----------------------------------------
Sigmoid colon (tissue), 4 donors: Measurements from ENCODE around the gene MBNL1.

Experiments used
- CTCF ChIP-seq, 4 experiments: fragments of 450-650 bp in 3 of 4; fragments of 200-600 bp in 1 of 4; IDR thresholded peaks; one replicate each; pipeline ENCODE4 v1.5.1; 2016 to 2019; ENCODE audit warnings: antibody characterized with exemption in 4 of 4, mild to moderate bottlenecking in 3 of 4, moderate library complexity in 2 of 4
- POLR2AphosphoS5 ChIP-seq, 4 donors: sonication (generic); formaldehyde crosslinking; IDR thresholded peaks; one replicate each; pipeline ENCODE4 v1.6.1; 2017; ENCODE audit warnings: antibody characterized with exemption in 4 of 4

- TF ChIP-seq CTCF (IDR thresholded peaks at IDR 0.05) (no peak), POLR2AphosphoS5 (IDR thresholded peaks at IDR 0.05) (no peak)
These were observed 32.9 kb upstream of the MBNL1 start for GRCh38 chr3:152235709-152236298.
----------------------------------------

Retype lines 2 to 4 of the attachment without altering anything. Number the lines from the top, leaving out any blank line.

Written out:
Experiments used
- CTCF ChIP-seq, 4 experiments: fragments of 450-650 bp in 3 of 4; fragments of 200-600 bp in 1 of 4; IDR thresholded peaks; one replicate each; pipeline ENCODE4 v1.5.1; 2016 to 2019; ENCODE audit warnings: antibody characterized with exemption in 4 of 4, mild to moderate bottlenecking in 3 of 4, moderate library complexity in 2 of 4
- POLR2AphosphoS5 ChIP-seq, 4 donors: sonication (generic); formaldehyde crosslinking; IDR thresholded peaks; one replicate each; pipeline ENCODE4 v1.6.1; 2017; ENCODE audit warnings: antibody characterized with exemption in 4 of 4